MBALE – The regional director The hunger project [East Africa] said climate-related devastation was striking the earth on a weekly basis and warned that urgent action must be taken to avoid a catastrophe.
“We need to address Climate Change as it has an impact on land, water availability, biodiversity and migration,” said Dr Daisy Owomugasho 5 November.
Dr Owomugasho who was addressing Busoba community at the occasion to hand over The Hunger project Mbale Epi-center to self-reliance in Mbale said the project has been training farmers in an effort to increase the resilience of rural populations and cope with climate change.
She revealed that The Hunger-Project Uganda co-launched a Global Climate Change Alliance (GCCA) project to increase the resilience of rural populations and agricultural production systems, as well as build the capacities of communities, commercial farmers and the Government of Uganda to confront climate change.
This call comes at a time when, the Intergovernmental Panel on Climate Change (IPCC), a panel of international experts assessing the current scientific knowledge on climate asserted that warming of the earth’s climate system is “unequivocal.”
The panel’s conclusions are based on mounting evidence of shifts in the climate and consequent effects on ecological processes and biodiversity.
Mr Bob Natifu, as assistant commissioner for climate change, says the world’s less industrialized regions are particularly vulnerable to the effects of climate change and that in rural areas, specifically, environmental change has immediate and direct effects on the health and well-being of millions of households that depend on natural resources for their basic livelihoods.
He explained that Climate change can reduce the availability of the local natural resources, limiting the options for rural households that depend on natural resources for consumption.
“Land is likely to become less fertile; fewer reeds may be available for basket making; there may be less local fuel wood for cooking and all these effect human beings that is why we need to avert the effects of Climate Change,” said Mr Natifu.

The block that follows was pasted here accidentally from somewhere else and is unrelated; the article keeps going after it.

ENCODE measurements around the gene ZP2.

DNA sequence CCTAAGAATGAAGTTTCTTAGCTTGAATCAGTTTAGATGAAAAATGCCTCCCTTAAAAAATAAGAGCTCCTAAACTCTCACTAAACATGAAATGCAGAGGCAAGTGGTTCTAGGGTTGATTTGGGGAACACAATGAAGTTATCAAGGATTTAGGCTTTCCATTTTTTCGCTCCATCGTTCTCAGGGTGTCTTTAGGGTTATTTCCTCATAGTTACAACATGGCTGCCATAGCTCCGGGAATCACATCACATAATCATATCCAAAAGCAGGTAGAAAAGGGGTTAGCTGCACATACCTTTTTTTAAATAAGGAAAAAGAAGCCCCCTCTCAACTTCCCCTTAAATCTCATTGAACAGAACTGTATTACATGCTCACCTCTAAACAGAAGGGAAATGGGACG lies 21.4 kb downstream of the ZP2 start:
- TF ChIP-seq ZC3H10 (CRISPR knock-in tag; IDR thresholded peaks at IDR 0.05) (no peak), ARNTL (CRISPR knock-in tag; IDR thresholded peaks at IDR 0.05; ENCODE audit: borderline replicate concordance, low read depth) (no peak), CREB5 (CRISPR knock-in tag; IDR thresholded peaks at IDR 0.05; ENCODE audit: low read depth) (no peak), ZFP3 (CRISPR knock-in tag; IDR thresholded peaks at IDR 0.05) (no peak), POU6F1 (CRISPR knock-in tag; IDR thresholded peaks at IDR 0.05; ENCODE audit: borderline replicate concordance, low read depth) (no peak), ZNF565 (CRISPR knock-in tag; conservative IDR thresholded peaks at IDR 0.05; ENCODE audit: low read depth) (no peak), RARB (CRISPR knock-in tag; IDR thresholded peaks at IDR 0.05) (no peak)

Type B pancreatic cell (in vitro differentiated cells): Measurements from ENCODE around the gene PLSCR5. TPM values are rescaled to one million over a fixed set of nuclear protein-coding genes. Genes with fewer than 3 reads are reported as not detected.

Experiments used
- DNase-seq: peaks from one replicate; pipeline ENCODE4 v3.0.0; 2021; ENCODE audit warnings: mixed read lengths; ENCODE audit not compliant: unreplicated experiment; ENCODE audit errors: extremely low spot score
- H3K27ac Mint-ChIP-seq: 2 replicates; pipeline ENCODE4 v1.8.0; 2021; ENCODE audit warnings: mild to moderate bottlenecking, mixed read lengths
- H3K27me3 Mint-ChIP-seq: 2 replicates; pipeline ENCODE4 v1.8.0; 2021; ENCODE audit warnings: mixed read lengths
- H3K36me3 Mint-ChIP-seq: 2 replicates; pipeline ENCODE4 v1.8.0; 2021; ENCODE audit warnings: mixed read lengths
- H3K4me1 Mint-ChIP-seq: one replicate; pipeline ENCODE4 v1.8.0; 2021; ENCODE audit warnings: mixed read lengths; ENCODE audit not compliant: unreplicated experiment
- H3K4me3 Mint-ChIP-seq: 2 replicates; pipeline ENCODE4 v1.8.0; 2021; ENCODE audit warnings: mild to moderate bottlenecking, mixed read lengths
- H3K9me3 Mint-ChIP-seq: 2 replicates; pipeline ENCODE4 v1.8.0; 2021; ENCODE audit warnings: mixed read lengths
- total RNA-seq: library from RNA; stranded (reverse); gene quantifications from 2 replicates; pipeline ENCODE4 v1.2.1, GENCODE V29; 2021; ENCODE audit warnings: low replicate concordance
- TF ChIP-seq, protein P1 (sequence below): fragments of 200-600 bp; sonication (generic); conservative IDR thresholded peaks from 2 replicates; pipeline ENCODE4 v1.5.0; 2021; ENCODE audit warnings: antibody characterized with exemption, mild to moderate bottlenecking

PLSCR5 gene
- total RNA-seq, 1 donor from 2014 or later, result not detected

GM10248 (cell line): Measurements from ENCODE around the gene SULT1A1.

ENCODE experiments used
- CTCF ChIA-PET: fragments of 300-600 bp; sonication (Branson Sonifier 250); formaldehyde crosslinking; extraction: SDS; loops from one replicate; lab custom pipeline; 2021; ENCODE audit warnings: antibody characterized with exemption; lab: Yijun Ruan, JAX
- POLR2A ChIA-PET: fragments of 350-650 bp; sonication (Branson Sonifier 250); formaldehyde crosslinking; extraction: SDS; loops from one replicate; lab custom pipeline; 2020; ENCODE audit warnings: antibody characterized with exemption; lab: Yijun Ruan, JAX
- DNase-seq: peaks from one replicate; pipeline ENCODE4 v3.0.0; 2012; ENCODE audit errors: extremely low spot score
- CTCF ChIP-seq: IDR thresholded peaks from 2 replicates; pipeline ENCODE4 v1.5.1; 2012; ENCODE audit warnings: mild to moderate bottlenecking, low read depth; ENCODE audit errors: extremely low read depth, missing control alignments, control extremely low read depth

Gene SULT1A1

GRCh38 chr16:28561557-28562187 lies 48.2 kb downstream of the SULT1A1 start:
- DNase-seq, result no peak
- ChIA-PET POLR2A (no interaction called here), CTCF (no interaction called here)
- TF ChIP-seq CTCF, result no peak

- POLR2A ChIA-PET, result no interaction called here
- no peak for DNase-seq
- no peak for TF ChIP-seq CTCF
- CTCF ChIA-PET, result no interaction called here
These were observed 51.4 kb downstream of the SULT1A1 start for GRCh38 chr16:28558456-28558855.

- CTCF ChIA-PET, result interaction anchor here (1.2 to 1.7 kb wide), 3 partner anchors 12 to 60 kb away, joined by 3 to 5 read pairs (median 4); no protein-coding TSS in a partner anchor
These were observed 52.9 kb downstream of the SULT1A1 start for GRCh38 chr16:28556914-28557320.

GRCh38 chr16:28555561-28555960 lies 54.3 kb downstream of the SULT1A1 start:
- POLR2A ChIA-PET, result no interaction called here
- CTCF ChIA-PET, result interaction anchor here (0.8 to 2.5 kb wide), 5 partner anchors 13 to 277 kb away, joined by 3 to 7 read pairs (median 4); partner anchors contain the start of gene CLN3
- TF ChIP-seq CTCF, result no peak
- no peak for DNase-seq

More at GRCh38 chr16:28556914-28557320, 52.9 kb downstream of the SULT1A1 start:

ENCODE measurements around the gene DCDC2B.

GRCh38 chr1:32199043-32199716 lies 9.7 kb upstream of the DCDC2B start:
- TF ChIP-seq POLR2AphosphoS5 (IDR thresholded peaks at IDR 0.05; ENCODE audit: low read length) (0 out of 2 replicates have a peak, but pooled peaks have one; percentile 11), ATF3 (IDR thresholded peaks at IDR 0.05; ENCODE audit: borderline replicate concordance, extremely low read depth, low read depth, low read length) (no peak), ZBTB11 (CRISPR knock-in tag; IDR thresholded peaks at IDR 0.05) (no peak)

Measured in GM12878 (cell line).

He explained that Climate change can disrupt food availability, reduce access to food, and affect food quality adding that projected increases in temperatures, changes in precipitation patterns, changes in extreme weather events, and reductions in water availability may all result in reduced agricultural productivity.
Mr Sam Cheptoris the minister of water and environment said the impacts of climate change include warming temperatures, changes in precipitation, and increases in the frequency or intensity of some extreme weather events, and rising sea levels.
He added that these impacts threaten our health by affecting the food we eat, the water we drink, the air we breathe, and the weather we experience.
The consensus of the Intergovernmental Panel for Climate Change (IPCC) is that substantial climate change has already occurred since the 1950s, and that it’s likely the global mean surface air temperature will increase by 0.4 to 2.6°C in the second half of this century (depending on future greenhouse gas emissions).
The IPCC adds that agriculture, and the wider food production system, is already a major source of greenhouse gas emissions and that future intensification of agriculture to compensate for reduced production (partly caused by climate change) alongside an increasing demand for animal products, could further increase these emissions.